circadian rhythm

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circadian rhythm:

see rhythm, biologicalrhythm, biological,
or biorhythm,
cyclic pattern of physiological changes or changes in activity in living organisms, most often synchronized with daily, monthly, or annual cyclical changes in the environment.
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circadian rhythm

[sər′kād·ē·ən ′rith·əm]
(physiology)
A self-sustained cycle of physiological changes that occurs over an approximately 24-hour cycle, generally synchronized to light-dark cycles in an organism's environment.
McGraw-Hill Dictionary of Scientific & Technical Terms, 6E, Copyright © 2003 by The McGraw-Hill Companies, Inc.
References in periodicals archive ?
The discrepancies between values that were calculated over a 24-h interval but with different starting times (which should be the same because they integrate over the full circadian cycle) were used to back-calculate the change in rate due to the captivity effect as
Furthermore, variation in circadian cycle for individual rats also makes comparisons of heart rate or blood pressure difficult.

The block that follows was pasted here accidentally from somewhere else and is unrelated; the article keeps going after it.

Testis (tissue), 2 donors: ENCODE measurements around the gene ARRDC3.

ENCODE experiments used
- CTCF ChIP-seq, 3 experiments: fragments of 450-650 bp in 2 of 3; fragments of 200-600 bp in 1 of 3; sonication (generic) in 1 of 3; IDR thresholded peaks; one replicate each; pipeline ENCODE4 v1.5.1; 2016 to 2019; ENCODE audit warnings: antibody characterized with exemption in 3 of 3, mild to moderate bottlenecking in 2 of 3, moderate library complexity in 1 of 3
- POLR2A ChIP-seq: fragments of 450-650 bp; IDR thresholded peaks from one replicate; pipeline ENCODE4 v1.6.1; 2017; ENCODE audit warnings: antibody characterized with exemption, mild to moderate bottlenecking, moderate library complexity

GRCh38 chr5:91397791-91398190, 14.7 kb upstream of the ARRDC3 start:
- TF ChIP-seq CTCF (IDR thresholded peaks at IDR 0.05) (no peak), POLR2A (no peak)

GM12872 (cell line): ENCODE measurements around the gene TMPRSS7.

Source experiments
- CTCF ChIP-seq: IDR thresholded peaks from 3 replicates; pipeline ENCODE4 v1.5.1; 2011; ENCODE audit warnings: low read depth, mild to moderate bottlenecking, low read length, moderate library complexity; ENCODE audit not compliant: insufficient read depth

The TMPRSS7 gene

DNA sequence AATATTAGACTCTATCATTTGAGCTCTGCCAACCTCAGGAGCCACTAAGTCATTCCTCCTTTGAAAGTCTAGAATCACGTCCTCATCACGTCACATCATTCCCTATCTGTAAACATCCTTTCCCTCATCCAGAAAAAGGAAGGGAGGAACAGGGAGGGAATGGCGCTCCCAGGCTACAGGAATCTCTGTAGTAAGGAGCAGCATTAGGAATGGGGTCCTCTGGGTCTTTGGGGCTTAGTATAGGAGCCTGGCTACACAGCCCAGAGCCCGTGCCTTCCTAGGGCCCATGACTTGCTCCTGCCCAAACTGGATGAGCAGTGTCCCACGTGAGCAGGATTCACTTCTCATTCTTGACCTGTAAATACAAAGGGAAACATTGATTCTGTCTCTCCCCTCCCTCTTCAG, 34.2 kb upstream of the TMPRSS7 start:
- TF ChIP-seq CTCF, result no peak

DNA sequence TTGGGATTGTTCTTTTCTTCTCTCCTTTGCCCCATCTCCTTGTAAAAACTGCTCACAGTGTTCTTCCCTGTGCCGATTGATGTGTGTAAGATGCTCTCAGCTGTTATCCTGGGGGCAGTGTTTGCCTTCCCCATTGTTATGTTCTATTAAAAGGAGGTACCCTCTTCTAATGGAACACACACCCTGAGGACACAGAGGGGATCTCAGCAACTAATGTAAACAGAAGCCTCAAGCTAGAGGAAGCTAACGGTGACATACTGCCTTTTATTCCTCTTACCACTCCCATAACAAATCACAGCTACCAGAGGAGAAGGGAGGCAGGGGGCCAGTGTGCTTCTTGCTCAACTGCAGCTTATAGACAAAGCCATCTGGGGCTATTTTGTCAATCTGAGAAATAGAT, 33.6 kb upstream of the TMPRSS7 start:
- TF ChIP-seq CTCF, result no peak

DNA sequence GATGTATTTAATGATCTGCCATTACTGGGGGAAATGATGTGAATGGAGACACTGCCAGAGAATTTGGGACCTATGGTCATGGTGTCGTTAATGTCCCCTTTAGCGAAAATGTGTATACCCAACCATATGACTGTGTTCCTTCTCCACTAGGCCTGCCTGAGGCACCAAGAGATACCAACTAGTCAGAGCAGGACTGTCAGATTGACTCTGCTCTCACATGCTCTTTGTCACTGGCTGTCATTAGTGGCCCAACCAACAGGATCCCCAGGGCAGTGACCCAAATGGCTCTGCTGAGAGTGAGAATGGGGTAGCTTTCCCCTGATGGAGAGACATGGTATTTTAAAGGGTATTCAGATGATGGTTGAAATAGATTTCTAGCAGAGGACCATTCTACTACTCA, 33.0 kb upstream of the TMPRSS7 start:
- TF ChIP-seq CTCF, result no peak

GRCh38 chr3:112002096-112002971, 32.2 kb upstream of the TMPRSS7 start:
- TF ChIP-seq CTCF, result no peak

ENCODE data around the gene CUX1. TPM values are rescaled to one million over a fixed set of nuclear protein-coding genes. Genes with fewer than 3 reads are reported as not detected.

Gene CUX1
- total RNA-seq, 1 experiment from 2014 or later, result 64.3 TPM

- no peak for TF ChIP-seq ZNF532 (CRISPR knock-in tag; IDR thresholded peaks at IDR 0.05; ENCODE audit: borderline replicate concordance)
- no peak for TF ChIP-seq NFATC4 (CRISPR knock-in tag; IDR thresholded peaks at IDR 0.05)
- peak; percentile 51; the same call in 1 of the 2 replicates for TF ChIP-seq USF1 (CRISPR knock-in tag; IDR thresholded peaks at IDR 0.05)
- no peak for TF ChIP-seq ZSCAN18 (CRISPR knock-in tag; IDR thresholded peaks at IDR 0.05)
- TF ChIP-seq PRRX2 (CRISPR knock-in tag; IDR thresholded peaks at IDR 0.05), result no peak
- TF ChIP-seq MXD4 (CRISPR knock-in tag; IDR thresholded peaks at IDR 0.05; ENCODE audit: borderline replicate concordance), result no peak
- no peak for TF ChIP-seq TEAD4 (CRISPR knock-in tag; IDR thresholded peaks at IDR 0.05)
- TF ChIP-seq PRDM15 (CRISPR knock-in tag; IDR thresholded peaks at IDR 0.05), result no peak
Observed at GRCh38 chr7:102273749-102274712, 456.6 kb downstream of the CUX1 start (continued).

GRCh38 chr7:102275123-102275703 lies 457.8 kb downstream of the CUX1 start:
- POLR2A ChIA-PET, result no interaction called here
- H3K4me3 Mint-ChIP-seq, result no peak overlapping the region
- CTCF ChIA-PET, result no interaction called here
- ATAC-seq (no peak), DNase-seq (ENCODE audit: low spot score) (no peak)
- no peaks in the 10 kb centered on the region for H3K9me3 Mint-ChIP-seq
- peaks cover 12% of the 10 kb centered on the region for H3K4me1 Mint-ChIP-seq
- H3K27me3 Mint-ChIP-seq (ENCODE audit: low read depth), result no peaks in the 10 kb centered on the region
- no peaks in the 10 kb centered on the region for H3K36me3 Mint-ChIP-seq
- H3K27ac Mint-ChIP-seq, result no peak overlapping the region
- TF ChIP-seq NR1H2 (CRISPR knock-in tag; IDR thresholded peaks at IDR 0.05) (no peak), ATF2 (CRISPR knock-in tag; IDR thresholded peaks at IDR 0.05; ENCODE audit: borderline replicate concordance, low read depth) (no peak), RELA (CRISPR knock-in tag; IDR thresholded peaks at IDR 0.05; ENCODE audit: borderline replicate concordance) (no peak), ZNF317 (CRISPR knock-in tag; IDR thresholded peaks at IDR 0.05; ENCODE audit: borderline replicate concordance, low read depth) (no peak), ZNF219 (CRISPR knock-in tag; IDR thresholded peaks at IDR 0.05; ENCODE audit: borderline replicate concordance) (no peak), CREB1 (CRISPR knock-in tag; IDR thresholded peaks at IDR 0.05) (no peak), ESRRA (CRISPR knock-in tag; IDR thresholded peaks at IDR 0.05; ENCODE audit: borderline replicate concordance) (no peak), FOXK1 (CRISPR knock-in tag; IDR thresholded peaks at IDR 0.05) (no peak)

Moreover, sleep studies in mice carrying changes (i.e., mutations) in two of the genes influencing circadian cycles (i.e., the DBP and Clock genes) indicated that these mutations resulted in changes in sleep regulation (Naylor et al.
Only eight people took part in the study (all healthy young men), but the five who got bright lights and dark bedrooms actually change their circadian cycles, as indicated by a shift in the low point of their body temperature to a later mid-afternoon hour.
These clock genes are conserved in corals and other cnidarians, and, in some cases, continue undergoing circadian cycles of transcription when kept in constant darkness (Vize, 2009; Reitzel et al., 2010; Brady et al., 2011; Hoadley et al., 2011; Shoguchi et al., 2013; Peres et al., 2014).
Then, biologists found they could throw the eyes' rhythms out of sync with other circadian cycles. Since that time, several researchers have confirmed that eye rhythms persist-and can be reset-even after the SCN, or the eyes' ability to communicate with it, is destroyed.
As reported in Science in June, researchers were repeatedly able to readjust the biological clocks of 14 men (age 18 to 24) by exposing them to light (equal to sunlight in brightness) for three five-hour sessions at various stages of their circadian cycles over the course of three days.